Happy May Day

I wandered over to the Wunderground.com to check the extended forecast for this first week in May and here is what I saw:

partlycloudy Mostly cloudy in the morning, then partly cloudy. High of 84F with a heat index of 91F. Winds from the SE at 5 to 10 mph.
Thursday Night
nt_partlycloudy Overcast. Fog overnight. Low of 70F. Winds from the SSE at 5 to 10 mph.
partlycloudy Partly cloudy. Fog early. High of 86F with a heat index of 95F. Winds from the SE at 5 to 10 mph.
Friday Night
nt_cloudy Overcast. Fog overnight. Low of 68F. Winds from the South at 5 to 15 mph.
partlycloudy Overcast in the morning, then mostly cloudy. High of 86F with a heat index of 97F. Winds from the South at 5 to 10 mph.

via Wunderground.com

Do you see what caught my eye? Heat indexes in the 90’s by Thursday…Rising almost to triple digits by Saturday…And this is spring?
Sorry for the lack of posts here…But, I’ve been out enjoying the beautiful Spring weather. Planting garden beds might seem a bit presumptuous after last years heat and drought. But after a year of browns, the greens that sprang up over this past winter continue to amaze me and draw me out each day. Trust me, as the summer warms up, I’ll be back in the house and online.

May Day

The earliest May Day celebrations appeared in pre-Christian times, with the festival of Flora, the Roman goddess of flowers, and the Walpurgis Night celebrations of the Germanic countries[citation needed]. It is also associated with the Gaelic Beltane. Many pagan celebrations were abandoned or Christianized during the process of conversion in Europe. A more secular version of May Day continues to be observed in Europe and America. In this form, May Day may be best known for its tradition of dancing the maypole dance and crowning of the Queen of the May. Various Neopagan groups celebrate reconstructed (to varying degrees) versions of these customs on May 1st.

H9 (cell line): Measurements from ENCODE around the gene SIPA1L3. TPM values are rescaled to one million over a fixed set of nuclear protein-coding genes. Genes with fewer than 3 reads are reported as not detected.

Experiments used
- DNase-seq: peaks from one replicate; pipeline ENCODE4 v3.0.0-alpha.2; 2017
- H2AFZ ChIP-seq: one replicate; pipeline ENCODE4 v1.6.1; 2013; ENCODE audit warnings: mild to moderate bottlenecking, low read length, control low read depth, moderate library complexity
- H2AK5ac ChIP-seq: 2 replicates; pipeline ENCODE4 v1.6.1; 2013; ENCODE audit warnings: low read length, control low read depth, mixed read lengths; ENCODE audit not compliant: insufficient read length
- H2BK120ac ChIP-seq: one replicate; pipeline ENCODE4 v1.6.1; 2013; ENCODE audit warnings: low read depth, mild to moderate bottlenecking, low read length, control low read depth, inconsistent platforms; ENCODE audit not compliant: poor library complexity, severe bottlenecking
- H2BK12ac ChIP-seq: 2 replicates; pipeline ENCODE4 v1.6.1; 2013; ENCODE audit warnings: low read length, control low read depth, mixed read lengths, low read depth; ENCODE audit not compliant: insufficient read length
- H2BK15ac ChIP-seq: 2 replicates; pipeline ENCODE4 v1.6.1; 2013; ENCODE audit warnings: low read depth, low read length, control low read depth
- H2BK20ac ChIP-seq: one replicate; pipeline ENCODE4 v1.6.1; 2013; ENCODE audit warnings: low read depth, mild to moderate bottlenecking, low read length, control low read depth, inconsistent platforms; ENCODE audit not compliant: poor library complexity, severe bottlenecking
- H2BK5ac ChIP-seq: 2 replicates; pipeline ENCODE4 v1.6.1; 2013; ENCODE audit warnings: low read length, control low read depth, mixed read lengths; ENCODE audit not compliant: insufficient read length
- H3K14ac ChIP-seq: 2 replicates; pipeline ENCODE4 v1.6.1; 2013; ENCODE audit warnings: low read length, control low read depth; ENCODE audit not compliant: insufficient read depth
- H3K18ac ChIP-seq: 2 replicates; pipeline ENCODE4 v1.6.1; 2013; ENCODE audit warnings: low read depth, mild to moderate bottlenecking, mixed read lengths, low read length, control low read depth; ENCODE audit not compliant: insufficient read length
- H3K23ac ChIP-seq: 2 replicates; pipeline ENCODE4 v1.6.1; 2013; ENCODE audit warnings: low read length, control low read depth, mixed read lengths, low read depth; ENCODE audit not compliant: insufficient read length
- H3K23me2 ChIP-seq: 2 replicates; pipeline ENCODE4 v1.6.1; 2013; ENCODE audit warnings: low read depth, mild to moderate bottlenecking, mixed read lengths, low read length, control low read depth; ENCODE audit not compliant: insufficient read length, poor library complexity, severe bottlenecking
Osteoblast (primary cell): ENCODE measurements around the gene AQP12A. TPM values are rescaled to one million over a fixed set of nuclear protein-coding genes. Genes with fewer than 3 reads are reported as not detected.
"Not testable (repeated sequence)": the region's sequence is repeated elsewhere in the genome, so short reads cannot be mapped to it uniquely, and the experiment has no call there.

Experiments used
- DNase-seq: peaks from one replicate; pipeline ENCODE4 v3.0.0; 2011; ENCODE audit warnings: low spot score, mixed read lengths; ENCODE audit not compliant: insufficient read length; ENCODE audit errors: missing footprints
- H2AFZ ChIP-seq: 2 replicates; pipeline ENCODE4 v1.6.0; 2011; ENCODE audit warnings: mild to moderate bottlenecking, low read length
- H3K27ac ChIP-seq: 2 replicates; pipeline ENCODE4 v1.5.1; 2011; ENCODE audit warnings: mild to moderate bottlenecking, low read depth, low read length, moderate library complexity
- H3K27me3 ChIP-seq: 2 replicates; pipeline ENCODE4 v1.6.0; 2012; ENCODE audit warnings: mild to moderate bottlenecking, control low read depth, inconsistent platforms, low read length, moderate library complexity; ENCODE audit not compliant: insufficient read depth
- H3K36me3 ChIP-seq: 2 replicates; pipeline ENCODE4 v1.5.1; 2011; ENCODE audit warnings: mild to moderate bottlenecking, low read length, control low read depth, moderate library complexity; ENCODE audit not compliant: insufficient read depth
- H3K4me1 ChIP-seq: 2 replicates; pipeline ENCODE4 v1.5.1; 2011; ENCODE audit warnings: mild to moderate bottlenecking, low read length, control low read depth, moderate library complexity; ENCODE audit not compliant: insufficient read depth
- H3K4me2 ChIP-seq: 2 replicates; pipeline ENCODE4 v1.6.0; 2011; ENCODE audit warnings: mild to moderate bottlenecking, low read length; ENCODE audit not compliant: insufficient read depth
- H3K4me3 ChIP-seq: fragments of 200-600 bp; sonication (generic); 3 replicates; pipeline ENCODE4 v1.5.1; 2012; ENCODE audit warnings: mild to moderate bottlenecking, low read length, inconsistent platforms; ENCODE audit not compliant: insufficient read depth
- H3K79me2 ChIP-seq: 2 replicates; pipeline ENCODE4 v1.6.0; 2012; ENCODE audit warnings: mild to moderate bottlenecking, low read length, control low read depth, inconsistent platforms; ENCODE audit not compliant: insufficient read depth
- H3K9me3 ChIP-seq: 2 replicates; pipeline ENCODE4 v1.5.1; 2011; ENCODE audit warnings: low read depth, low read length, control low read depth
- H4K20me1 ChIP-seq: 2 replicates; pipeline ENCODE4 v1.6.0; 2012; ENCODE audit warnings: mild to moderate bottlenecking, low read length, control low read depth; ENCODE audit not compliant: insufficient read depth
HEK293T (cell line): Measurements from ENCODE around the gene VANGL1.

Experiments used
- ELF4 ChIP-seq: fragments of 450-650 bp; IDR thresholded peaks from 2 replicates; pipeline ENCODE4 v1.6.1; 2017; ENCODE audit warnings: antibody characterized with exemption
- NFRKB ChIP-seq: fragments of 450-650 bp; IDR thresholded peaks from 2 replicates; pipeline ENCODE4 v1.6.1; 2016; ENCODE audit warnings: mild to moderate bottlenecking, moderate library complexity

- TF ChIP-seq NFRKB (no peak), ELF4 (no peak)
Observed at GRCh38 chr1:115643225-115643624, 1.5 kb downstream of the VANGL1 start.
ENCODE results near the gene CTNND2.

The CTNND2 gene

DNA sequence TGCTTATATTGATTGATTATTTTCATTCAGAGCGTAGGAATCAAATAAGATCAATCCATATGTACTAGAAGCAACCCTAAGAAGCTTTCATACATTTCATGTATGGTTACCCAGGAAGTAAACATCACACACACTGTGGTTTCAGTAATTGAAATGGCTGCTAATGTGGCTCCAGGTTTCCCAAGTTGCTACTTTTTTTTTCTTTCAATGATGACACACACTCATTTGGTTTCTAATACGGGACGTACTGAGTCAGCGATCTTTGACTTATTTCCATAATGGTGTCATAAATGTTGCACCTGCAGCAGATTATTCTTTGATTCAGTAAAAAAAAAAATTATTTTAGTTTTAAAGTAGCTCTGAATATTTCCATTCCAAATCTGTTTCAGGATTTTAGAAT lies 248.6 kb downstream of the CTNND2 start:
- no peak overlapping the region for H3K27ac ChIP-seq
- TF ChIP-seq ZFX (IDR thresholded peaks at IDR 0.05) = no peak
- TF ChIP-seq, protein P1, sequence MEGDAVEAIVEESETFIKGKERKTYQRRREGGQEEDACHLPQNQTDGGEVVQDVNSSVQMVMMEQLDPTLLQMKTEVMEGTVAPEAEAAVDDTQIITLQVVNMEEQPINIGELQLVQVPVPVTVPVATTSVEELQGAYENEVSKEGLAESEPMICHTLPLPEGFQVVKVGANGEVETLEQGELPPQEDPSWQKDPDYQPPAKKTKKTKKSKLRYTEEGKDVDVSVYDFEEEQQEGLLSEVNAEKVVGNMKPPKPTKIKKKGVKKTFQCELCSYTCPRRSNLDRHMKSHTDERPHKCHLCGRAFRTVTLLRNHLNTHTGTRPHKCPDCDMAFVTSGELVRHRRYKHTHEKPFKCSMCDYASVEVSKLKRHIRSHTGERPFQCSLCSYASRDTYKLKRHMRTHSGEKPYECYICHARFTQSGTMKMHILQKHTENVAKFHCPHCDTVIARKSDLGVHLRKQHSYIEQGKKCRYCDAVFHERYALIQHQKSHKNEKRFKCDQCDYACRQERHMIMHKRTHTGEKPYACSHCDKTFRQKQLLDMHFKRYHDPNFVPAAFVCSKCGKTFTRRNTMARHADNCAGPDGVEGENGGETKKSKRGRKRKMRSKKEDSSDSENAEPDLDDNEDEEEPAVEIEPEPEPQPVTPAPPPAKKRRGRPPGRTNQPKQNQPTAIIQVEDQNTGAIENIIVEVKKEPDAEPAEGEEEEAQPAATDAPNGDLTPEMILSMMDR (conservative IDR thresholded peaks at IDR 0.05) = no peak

The day was a traditional summer holiday in many pre-Christian European pagan cultures[citation needed]. While February 1 was the first day of Spring, May 1 was the first day of summer; hence, the summer solstice on June 25 (now June 21) was Midsummer[citation needed]. In the Roman Catholic tradition, May is observed as Mary’s month, and in these circles May Day is usually a celebration of the Blessed Virgin Mary. In this connection, in works of art, school skits, and so forth, Mary’s head will often be adorned with flowers in a May crowning[citation needed]. Fading in popularity since the late 20th century is the giving of “May baskets,” small baskets of sweets and/or flowers, usually left anonymously on neighbours’ doorsteps.[2]

via May Day – Wikipedia, the free encyclopedia.

2 thoughts on “Happy May Day”

  1. There are a lot of people who are out in the yards and gardens, doing their thing. I’m going to have to spend the afternoon dealing with the strawberries I got from Froberg’s yesterday. I’ll freeze some, and gorge myself with the rest.

    A blog friend who lives in the Spring area says the blueberry farms up there are about two weeks’ away from being ready to pick. I’ll be there for sure, bucket in hand.

    Otherwise, I’m keeping my fingers crossed for rain.

    1. It’s funny…I avoid Froberg’s during the peak picking times but do my vegetable shopping there every week. One of the benefits of living in Alvin. I just planted 8 blueberry plants as a hedge to park my cars behind. One plant has berries on it. It’ll be a few years before I can actually pick a batch.

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